Failing Air Quality Standards in California

Air pollution is rising to dangerous levels all over the world, the United States being no exception. Data from the most recent reports shows that California has the worst air quality out of every state in the U.S.

In the State of the Air 2015 Report, the American Lung Association (ALA) ranked the most polluted and the cleanest U.S. cities by year-round particle pollution (annual PM 2.5).  The most recent comprehensive data was collected from 2011 to 2013 to find the annual average of PM 2.5.

10 U.S. Cities Most Polluted by Particle Pollution

Worst Polluted Cities

10 Cleanest U.S. Cities for Particle Pollution

Cleanest Cities

California is responsible for seven out of ten of the most particle polluted cities in the U.S.  The state only accounts for one out of ten of the cleanest cities for particle pollution.

The U.S. Environmental Protection Agency’s (EPA) 2014 Design Value Report analyzes particle pollution levels of every state, but the following visual was made by extracting data solely from California.  The annual mean of particulate pollution (PM 2.5) from 2011 to 2013 was collected in each county.  Out of the entire state, Central California is most polluted by PM 2.5, the highest counties being Madera, Kern, and Kings.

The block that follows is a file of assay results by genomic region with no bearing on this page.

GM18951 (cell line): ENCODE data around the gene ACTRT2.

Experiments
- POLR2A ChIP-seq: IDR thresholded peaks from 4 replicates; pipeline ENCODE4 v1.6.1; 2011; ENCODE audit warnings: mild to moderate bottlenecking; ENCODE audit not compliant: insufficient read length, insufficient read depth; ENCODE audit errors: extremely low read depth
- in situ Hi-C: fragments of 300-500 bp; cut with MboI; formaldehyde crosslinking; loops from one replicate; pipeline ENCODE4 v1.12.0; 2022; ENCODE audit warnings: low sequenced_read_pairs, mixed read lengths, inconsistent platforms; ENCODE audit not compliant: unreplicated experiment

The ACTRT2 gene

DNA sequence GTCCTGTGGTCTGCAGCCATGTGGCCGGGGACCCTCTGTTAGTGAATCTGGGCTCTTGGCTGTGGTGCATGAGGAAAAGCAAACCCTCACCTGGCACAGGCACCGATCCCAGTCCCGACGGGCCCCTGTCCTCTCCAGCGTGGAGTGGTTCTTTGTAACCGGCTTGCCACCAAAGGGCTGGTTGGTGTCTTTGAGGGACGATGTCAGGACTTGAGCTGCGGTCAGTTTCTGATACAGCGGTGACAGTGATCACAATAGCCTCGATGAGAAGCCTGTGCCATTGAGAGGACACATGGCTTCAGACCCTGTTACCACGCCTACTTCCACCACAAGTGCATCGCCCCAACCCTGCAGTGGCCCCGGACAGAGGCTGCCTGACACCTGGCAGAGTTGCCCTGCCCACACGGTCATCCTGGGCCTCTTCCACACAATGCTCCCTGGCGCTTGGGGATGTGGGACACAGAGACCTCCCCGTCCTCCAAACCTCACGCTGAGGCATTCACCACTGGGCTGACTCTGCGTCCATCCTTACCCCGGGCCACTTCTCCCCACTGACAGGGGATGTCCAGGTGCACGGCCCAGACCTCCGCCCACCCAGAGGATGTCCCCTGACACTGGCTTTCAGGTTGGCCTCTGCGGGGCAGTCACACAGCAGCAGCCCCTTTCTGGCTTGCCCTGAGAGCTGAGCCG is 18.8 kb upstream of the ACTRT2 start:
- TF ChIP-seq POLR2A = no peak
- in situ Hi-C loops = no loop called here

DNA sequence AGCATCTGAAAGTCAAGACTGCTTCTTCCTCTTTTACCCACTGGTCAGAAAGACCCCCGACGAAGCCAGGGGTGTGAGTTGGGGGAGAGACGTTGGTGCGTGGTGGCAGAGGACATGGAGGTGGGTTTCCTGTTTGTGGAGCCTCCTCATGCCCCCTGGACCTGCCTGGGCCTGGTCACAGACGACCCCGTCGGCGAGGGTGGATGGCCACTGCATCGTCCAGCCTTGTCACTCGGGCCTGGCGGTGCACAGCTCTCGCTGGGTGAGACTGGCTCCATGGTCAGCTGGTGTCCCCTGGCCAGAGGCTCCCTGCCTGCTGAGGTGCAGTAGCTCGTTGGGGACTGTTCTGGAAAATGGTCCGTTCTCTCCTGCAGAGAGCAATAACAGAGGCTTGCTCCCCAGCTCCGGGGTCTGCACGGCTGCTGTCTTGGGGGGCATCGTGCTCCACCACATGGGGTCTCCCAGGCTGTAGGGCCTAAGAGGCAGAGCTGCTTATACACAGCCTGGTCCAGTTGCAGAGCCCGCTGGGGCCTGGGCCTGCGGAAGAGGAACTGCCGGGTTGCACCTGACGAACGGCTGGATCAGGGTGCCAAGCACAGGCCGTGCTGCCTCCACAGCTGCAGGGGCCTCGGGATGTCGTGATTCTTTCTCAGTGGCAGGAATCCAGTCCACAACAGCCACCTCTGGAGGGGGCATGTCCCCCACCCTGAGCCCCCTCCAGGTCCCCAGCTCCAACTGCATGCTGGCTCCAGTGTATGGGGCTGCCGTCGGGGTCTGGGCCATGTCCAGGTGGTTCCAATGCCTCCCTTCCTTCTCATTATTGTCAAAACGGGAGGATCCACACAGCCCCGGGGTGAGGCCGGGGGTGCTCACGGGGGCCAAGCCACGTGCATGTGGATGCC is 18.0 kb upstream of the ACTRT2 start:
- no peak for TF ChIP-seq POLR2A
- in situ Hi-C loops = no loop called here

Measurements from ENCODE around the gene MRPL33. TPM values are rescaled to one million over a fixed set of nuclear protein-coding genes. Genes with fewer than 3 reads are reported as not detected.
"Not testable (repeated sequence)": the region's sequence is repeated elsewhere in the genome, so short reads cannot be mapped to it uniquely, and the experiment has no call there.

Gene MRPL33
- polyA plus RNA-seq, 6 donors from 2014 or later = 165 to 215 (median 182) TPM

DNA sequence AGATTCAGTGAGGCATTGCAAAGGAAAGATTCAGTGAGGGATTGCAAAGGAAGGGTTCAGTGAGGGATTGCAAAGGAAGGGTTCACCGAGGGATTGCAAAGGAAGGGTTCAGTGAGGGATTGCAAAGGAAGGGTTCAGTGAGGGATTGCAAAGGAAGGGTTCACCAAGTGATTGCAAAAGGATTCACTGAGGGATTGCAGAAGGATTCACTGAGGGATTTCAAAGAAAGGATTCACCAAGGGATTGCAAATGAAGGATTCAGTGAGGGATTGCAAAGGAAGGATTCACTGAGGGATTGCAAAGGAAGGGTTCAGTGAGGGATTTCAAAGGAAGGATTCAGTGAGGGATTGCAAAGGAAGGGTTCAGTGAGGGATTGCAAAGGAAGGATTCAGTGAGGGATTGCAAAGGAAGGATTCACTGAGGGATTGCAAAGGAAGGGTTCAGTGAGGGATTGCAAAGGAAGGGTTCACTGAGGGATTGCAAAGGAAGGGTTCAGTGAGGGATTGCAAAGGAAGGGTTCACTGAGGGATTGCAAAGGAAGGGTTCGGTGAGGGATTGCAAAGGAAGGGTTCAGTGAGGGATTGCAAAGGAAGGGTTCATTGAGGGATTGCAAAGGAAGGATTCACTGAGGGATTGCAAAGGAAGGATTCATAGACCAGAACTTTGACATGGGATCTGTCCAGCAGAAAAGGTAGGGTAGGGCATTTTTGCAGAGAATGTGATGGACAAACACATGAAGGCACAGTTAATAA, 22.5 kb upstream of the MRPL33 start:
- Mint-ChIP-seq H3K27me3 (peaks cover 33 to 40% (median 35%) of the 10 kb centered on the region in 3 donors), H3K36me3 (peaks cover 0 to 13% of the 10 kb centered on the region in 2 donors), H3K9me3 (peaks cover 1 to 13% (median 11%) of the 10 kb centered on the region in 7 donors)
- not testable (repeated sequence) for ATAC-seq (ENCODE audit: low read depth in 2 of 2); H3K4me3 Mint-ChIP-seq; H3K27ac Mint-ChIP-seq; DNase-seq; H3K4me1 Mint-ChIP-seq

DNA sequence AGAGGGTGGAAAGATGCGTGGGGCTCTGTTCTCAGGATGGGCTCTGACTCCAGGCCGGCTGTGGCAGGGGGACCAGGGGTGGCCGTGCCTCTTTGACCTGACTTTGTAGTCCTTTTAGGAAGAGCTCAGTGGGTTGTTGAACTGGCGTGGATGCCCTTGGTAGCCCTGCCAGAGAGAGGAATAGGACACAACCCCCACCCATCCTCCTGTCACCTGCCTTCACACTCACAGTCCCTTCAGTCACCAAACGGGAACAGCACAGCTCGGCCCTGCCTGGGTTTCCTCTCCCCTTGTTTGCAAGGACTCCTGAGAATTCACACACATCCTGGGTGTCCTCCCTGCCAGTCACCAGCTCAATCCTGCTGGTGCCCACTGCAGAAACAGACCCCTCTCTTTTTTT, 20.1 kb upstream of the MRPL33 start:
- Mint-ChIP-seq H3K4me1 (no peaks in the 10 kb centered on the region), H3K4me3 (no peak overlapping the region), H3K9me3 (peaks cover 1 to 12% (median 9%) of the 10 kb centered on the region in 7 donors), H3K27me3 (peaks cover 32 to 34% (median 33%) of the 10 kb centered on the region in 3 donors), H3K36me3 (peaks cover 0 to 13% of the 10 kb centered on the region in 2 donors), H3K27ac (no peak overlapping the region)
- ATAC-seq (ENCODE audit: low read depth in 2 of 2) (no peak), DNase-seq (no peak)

The state has consistently been plagued by some of the worst air quality in the country for years.  Every county shown above exceeded the average standard level of PM 2.5, which is 12 mg/m3.  Based on this, the ALA gave every county pictured a failing air quality grade.

PM 2.5 is a very tiny particle – the width of a single particle is often thirty times smaller than that of human hair.  The California Environmental Protection Agency lists known sources for PM 2.5 while the ALA identifies the potentially adverse health affects of particle pollution.

In the case study above, data from California Health & Human Services on 2012 Asthma ER Visits was cross-referenced to the average amount of PM 2.5  in the ten cleanest counties and ten most polluted counties in California.  The U.S. Census Bureau records of county populations in 2012 was also used. While other factors may be at play, this combined data shows a possible correlation between asthma and PM 2.5 levels. On average, twenty-two more people (per 10,000) visited the ER for asthma in the most polluted counties over the cleanest counties in California.

To learn more, see what the air quality is like in your area with AirNow and compare it to the counties in California.

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